Lorenzo Cobiella hired as full time Town Attorney
Wednesday, February 13, 2019
The Miami Lakes Town Council approved a contract with Lorenzo Cobiella to be the town’s full-time attorney where he will be assigned at town hall assisting the town manager, his staff and council members for a minimum of 40 hours per week.
Cobiella is an associate with Gastesti and Associates, which is the town’s contracted attorney, but Miami Lakes was seeking an in-house counsel to focus solely on the town’s legal and litigation matters.
The contract initially calls for the allocation of $150,000 as a retainer for legal services, $50,000 for special projects and for land-use attorney services and $400,000 for litigation reserves.
But Raul Gastesi, Cobiella’s boss at the law firm, said he would accept $175 an hour for six months and ask for a $200 increase as a compromise to appease residents’ concern over attorney fees.
After terminating the contract of the town’s land-use attorney Nancy Stroud and net savings to new Town Manager Edward Pidermann’s contract, the town applied the money to Cobiella’s contract, increasing the rate by about $5,000.
His duties include reviewing and drafting resolutions and ordinances for town council meetings and planning and zoning meetings; draft town-related agreements; review and provide legal support to the Procurement Department and all RFP and RFQ requests; work with the town manager and town staff; and attend council and mayoral briefings with the town manager; and provide legal advice for special projects.
Mayor Manny Cid, who sponsored the resolution to amend the town attorney contract, said Miami Lakes has the highest level of legal services in town history for only a $5,000 increase.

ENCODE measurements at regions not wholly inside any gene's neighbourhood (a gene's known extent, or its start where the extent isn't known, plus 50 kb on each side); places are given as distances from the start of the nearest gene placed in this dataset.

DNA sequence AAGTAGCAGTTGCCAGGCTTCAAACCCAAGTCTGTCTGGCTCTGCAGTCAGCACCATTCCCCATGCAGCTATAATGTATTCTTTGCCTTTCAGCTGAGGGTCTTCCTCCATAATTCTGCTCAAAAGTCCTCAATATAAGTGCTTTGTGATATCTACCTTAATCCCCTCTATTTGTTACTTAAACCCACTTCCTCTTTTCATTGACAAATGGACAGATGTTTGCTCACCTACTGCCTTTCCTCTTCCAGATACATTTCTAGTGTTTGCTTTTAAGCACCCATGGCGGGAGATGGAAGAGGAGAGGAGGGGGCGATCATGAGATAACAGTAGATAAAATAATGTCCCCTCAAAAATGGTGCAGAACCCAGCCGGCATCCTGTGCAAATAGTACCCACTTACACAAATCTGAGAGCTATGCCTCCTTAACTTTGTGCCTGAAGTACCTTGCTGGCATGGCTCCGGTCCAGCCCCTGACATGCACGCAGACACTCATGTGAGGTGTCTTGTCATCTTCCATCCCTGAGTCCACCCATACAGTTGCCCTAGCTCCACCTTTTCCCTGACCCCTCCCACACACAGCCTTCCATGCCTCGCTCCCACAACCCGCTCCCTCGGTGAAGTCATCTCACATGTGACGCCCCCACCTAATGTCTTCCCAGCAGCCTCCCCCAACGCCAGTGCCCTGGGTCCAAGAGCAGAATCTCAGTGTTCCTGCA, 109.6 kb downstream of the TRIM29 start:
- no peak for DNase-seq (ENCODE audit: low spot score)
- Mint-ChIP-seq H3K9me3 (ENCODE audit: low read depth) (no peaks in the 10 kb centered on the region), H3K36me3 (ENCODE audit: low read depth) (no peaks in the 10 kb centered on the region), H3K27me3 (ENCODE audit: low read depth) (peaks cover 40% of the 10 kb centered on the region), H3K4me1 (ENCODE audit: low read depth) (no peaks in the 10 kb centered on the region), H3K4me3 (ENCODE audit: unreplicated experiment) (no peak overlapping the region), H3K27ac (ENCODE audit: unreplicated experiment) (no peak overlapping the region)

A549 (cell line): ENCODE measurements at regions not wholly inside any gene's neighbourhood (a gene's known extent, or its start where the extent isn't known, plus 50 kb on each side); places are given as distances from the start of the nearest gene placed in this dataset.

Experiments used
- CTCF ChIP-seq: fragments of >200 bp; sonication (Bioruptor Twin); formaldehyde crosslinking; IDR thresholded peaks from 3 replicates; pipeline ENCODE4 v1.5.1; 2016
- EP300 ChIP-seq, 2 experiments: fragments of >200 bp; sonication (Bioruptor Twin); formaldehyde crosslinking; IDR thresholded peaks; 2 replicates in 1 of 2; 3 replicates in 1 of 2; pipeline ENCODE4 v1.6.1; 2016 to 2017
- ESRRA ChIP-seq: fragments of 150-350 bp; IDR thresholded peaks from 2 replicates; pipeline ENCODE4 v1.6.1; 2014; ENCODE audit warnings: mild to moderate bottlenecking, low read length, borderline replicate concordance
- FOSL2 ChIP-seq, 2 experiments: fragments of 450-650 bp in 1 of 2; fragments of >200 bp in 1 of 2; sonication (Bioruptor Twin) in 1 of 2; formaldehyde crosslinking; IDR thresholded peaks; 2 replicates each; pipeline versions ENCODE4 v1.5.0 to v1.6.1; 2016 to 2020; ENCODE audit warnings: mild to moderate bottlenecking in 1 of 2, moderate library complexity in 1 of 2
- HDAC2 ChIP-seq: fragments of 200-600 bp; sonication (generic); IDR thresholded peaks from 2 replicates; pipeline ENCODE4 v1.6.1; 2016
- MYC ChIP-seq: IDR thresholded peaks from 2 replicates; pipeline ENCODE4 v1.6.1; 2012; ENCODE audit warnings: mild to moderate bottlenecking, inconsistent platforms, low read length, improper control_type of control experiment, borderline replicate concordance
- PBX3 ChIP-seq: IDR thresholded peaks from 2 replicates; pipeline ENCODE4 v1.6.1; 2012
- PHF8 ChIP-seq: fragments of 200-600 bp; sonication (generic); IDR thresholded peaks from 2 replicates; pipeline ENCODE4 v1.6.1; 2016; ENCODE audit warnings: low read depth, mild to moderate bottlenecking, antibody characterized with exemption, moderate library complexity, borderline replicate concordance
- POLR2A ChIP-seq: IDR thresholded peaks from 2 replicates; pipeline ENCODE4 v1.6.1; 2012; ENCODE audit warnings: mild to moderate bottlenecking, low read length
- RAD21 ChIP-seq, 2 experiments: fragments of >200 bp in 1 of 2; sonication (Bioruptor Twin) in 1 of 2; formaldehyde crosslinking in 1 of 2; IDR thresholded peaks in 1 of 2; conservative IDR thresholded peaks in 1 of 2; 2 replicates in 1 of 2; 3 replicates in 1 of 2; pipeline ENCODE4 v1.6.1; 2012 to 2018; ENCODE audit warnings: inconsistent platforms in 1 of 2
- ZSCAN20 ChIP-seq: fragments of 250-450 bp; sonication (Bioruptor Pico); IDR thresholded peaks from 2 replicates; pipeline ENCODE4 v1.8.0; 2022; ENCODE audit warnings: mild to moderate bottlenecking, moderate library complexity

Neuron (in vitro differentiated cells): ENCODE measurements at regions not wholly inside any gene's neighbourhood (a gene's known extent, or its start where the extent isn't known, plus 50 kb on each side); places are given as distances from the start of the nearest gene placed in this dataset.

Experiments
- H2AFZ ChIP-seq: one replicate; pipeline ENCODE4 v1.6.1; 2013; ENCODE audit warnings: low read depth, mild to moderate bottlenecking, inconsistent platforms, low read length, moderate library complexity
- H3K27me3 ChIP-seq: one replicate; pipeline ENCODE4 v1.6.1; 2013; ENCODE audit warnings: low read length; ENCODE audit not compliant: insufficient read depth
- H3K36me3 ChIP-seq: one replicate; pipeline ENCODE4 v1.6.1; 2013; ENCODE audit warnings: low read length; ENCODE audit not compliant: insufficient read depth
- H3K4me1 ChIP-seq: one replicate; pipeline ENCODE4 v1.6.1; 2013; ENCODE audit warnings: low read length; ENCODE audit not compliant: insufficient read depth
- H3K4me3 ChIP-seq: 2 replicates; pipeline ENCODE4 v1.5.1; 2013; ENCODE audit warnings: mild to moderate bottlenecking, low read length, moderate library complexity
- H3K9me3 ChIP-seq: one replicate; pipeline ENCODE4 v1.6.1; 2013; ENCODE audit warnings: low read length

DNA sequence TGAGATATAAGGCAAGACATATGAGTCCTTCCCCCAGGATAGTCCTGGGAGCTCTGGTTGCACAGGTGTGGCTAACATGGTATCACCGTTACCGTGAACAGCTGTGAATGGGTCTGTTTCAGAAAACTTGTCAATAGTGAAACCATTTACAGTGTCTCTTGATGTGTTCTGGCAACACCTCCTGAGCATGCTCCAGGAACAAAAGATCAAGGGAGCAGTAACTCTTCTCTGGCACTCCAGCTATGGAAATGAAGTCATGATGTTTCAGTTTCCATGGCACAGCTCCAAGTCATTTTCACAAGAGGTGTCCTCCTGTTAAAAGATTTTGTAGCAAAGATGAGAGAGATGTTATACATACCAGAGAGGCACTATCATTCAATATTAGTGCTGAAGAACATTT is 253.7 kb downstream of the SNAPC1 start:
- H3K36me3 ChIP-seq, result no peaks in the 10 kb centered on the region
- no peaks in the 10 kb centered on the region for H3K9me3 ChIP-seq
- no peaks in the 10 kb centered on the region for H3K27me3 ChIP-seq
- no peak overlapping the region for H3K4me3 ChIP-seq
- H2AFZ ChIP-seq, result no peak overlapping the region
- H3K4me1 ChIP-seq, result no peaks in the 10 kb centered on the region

“In the past, the town paid double but we felt we didn’t get the best legal services,” Cid said during an 8:30 a.m. special call meeting. “It’s a no brainer.”
Council members gave the mayor’s contract proposal their unanimous support.
Vice Mayor Nelson Rodriguez was absent and Councilmember Luis Collazo recused himself citing a conflict of interest.
Pidermann said an in-house counsel has the greatest benefits for Miami Lakes.
“We have the ability to walk down the hall and see him there and involve him in impromptu meetings,” said Pidermann. “Having us an exclusive client allows us a lot of benefits.”
Outgoing Town Manager Alex Rey said Cobiella’s new contract is worth the time and money since the law firm was underpaid ($104 an hour) while working more than 40 hours per week.
Gastesi said his law firm never billed the town for providing legal assistance for the Town Manager Selection Committee, the town’s Charter Review Commission and the FPL contract negotiations.
“With the effort and the amount of work and time at their rate should require a compensation adjustment,” Rey said. “Now you are getting a better level of service.”
Gastesi said Miami Lakes is fighting several lawsuits and 100 foreclosure cases.
Miami Lakes hired the law firm of Lydecker Diaz to fight former mayor Michael Pizzi’s lawsuit, which is under an appeal following a lower court’s decision the town is not responsible for his attorney fees for his criminal trial.
Miami Lakes reportedly has already spent more than $1 million to fight Pizzi’s lawsuit, which has been dragging on for five years.
Also during the special meeting, Miami Lakes approved a resolution to proceed with a lawsuit against Miami-Dade should the county resume plans to place an I-75 interchange at N.W. 154 Street.
At issue is a legal binding agreement between Miami Lakes and Hialeah to keep N.W. 154 Street closed when the latter city annexed a large section of land west of the town in 2003.
Miami Lakes reached out to the county over residents’ concerns of more traffic gridlock if 154 Street is opened up, and conducted its own traffic study which determined the impact would be detrimental without major traffic improvements to N.W. 87 Avenue, N.W. 82 Avenue and the Palmetto Expressway.
Gasetsi said Miami Lakes was seeking a dialogue with county officials about the proposed projects and was told they would place the issue on the agenda during a county commission meeting to debate.
However, the county bypassed the issue and contacted FDOT indicating Miami-Dade is ready to proceed with the interchanges, Gastesi said.